Don’t like the grade or dockage assessment?

For $50, the Canadian Grain Commission will give you an independent assessment 
of the quality of your canola

The large volume of spring-harvested canola has increased producer concerns about grading and dockage assessments by elevators this year.
Reading Time: 2 minutes

Alberta producers are reporting large variations among buyers in their dockage assessment on canola, says a provincial crop market analyst.

“On dockage alone, producers have reported from one to over three per cent differences in dockage on the same sample of their canola,” said Neil Blue. “These differences were reported both in cases of comparing one buyer to another and also in challenging a dockage assessment by using the services of the Canadian Grain Commission.”

If a producer is not satisfied with grade or dockage assessed by a buyer, he or she can request a sample of the load be sent to the grain commission for assessment.

“Payment for that load will then be subject to the result from the Canadian Grain Commission inspector,” said Blue.

The commission’s Grain Grading Guide (search for ‘grading guide’ at describes the method, aspirator settings, and screens to be considered for use in grading canola. The website also has forms for challenging the grade or dockage. The fee for an assessment is about $50 plus mailing costs.

The unusually large amount of spring-harvested canola also is raising concerns about grading.

There is “a large variation in the way buyers are perceiving that quality,” said Blue.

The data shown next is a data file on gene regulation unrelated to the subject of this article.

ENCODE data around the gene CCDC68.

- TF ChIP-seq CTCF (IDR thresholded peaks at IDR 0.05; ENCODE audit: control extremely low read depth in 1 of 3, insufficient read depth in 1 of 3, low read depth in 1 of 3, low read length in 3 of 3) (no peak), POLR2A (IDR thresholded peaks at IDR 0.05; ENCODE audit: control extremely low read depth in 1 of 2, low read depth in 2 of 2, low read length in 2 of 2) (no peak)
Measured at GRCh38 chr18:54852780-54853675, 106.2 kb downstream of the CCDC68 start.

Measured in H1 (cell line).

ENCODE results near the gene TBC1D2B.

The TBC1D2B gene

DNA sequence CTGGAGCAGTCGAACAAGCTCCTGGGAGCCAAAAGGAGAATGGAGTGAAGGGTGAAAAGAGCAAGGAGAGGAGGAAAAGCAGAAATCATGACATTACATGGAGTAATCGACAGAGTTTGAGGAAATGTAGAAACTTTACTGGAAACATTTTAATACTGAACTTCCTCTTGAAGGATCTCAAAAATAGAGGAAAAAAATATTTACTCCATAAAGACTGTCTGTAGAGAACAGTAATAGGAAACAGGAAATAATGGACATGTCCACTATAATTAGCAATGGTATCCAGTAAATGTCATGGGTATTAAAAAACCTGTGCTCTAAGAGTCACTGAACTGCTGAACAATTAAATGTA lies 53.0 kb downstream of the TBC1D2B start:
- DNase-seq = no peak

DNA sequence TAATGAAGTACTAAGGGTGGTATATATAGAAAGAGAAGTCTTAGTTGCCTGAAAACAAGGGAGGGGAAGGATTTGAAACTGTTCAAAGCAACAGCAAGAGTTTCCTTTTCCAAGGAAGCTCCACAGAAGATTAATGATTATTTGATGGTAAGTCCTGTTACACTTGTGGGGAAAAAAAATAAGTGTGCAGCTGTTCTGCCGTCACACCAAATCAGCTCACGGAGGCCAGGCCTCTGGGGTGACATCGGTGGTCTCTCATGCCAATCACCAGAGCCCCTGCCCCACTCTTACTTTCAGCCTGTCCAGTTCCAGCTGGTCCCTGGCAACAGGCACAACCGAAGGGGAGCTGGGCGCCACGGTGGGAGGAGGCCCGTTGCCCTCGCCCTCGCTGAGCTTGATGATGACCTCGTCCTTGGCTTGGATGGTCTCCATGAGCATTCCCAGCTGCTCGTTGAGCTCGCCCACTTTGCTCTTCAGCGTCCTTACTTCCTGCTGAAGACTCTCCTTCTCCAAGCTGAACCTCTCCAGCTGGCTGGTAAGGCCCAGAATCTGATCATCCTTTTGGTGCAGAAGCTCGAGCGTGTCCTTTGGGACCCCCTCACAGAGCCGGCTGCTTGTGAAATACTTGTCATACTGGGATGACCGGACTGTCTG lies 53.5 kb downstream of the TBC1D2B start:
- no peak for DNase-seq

One of the determinants of canola quality is seed damage, assessed by observing the result of crushing canola seeds with a roller.

“Producers are familiar with a common form of damage, that being distinctly green seeds,” said Blue. “However, some canola seeds overwintered in the fields incurred damage in the form of inside seed colour change from a bright yellow to darker yellow to tan or brown colour. Like the assessment of green seed count, the assessment of other damage is subjective, based on the judgment of the grader.”

Strong demand and a relatively tight supply of canola mean the outside appearance of the canola seed has had little influence on the grading this year, he added.

“Because of this, you should shop your samples around widely, preferably after obtaining a grade on a representative sample from an objective source, such as the Canadian Grain Commission.”

About the author

Alberta Agriculture and Forestry's recent articles



Stories from our other publications